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Last pushed: a year ago
Short Description
Automatic programming in vim, using stack overflow answers as input.
Full Description


Much of the time you spend coding is Googling things, and dumping
other's code into your editor. Wouldn't it be great if you could have
that process integrated into your environment? Or even done
automatically for you?

This is the goal of GSO.

(Thank you Daniel,
and bytecode77!)


Make sure your vim supports python scripting.

Then, install python dependencies:

pip install google-api-python-client Cython py-stackexchange lxml

Get API keys for Google Custom Search
(scroll to API key), and Stack Apps.
This is free, don't be intimidated by the forms.
Enter whatever, and the key generated for you will be compatible with this app.
It's worth it!

Put these into
environment variables GOOGLE_KEY and
SE_KEY, respectively (e.g., export GOOGLE_KEY="......").

(Vundle) Add this repo to your vimrc file:

Plugin 'MilesCranmer/GooglingStackOverflow.vim'

Then, just :PluginInstall in vim.


:GSO [(-l | --language) <language>] [-n | --no-text] [<search>...]

For example, in a file, run:

:GSO Do a bubble sort

And watch the python code get dumped below your cursor.
GSO will append the language to your query by the file extension, but you can set it explicitly by:

:GSO -l haskell Generate a fibonacci sequence


There is a shell utility in tools. It simply calls the GSO command and dumps the result to the /dev/stdout.
Copy it to /usr/bin/gso (or anywhere on the PATH), then call it as you normally would:

➜  gso How to change the url of a git remote

You can
git remote set-url origin git://

(see git help remote) or you can just edit .git/config and change the 
URLs there. You're not in any danger of losing history unless you do 
something very silly (and if you're worried, just make a copy of your 
repo, since your repo is your history.)


To pull and run (with your Google and Stack apps API keys):

docker run -it -e GOOGLE_KEY=$GOOGLE_KEY -e SE_KEY=$SE_KEY mcranmer/gso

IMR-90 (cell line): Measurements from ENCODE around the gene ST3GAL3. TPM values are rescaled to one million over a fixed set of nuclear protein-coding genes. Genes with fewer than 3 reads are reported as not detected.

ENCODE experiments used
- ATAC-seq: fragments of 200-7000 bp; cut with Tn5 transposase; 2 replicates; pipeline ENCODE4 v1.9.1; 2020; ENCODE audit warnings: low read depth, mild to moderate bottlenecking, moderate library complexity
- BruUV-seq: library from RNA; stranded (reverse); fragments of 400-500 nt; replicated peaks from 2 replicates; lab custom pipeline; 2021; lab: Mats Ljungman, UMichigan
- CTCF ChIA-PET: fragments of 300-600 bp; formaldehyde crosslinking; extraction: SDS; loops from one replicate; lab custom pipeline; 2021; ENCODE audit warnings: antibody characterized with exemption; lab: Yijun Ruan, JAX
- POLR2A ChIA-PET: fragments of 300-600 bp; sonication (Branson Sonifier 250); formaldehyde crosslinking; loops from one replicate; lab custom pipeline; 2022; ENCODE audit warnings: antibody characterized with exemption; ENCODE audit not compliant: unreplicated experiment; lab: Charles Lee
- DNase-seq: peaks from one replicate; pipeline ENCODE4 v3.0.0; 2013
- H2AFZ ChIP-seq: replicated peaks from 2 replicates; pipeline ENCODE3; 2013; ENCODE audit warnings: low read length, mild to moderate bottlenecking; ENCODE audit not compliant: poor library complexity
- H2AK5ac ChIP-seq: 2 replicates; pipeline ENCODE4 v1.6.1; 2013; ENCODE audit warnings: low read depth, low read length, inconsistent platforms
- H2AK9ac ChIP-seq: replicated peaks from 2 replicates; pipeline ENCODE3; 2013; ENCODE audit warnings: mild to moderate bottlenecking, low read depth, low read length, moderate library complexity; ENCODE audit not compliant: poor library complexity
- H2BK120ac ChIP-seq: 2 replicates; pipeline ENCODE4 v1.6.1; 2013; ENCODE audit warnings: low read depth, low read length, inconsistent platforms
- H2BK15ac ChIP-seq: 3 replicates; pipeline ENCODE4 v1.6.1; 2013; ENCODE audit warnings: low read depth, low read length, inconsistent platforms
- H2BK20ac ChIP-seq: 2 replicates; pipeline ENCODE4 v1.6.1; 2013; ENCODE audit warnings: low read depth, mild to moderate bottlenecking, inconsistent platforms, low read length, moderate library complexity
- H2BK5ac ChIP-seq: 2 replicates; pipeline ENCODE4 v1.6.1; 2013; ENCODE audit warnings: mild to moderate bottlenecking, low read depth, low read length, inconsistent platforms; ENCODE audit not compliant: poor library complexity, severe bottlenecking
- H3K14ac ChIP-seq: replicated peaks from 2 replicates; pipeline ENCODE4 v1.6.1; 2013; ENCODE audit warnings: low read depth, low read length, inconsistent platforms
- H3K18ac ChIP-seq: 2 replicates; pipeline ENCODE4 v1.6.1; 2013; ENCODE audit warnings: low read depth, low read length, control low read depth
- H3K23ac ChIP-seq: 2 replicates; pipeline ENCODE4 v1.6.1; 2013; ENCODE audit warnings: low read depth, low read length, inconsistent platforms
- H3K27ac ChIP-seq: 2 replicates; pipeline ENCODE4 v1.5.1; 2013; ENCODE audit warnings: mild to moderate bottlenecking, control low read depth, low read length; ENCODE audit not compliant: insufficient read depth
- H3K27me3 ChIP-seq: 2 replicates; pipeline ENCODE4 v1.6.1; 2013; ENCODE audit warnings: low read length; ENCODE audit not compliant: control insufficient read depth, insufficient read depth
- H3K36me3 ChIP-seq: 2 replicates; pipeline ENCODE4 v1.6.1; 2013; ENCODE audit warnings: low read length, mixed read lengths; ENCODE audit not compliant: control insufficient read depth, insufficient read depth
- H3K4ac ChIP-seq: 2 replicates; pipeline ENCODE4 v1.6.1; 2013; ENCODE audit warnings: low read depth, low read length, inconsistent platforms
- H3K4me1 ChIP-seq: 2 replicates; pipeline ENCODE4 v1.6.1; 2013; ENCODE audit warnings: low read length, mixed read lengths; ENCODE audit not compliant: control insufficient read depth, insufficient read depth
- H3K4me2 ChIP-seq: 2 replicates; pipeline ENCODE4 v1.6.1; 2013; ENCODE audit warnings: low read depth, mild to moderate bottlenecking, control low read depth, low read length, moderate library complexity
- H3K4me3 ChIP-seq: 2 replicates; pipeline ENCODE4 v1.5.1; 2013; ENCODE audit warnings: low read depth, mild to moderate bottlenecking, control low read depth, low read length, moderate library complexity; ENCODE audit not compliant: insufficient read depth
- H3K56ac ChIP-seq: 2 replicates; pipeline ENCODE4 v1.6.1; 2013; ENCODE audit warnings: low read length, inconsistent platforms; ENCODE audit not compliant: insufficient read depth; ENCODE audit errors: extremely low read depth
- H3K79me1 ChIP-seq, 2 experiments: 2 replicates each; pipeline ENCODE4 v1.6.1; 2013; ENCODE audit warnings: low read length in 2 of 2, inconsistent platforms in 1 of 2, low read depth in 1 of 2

Then, inside vim:

:GSO Flatten a list of lists

And it will dump the highest score answer to below your cursor.


  • Unit tests. Apparently these are uncommon among vim plugins, so there is little built-in testing functionality, but since I am using a lot of python, I could just write regular python unit tests on the gso module.
  • Automatic reading of code, triggered by a flag, so that you can dump the current line of code to the search query to help your results. This way, it's a little bit like an advanced man function.
  • Automatic piping of error messages to GSO, have it dump a solution to your error in the code. This might have to be linked to the build command, e.g., make. Then, if make produces a nonzero error message, you activate GSO at the cursor position. This could be something you toggle on and off. It could also just be called, e.g., by an empty :GSO command after an error. You could also add functionality to turn specific errors off if they are too basic (e.g., forgetting a semi-colon), or too common (e.g., generic seg fault).
  • Multi answer/multi question, as well as easy keystroke swapping. This would have GSO load up a bunch of answers/questions, then by hitting some combination of key strokes (I was thinking :cnext, :cprev, then you could use unimpaired.vim), you could replace the pasted text below your cursor.
  • "Demo" keys, so that people can try out this using some shared key that they can only see within the docker container. I would have to make some new accounts to get the keys.
  • (?) Answer preview, so you can see answers in a new pane, and swipe between them until you like one. Then you could hit some keystroke to dump it in.
  • General speedups (though this isn't really needed on an AWS instance, so I might not work on this for a while).
  • Comments for more languages built-in.
  • (crazy idea) Have something that recognizes what variables you are dealing with, tries to guess which ones to use in the dumped code, then does a search and replace. This could be so you can just rapid fire dump code without thinking much. It wouldn't be a negative, as you likely have to replace some variables manually anyway. The initial implementation could do simple things, such as seeing if you are inside a loop, then taking the looped over variable, and maybe replacing the most common variable in the pasted text with your looped one... But again, this is a crazy idea.
  • (crazy idea 2) Something with machine learning that learns how you program and how you use GSO, tries to improve the HCI by automatically doing the "cleanup" steps you normally to the pasted code. Such as auto-deleting comments after a certain amount of time (once you've read them).



This is the custom search engine that GSO uses:

Currently, it searches the stackoverflow, superuser, tex, and unix forums.

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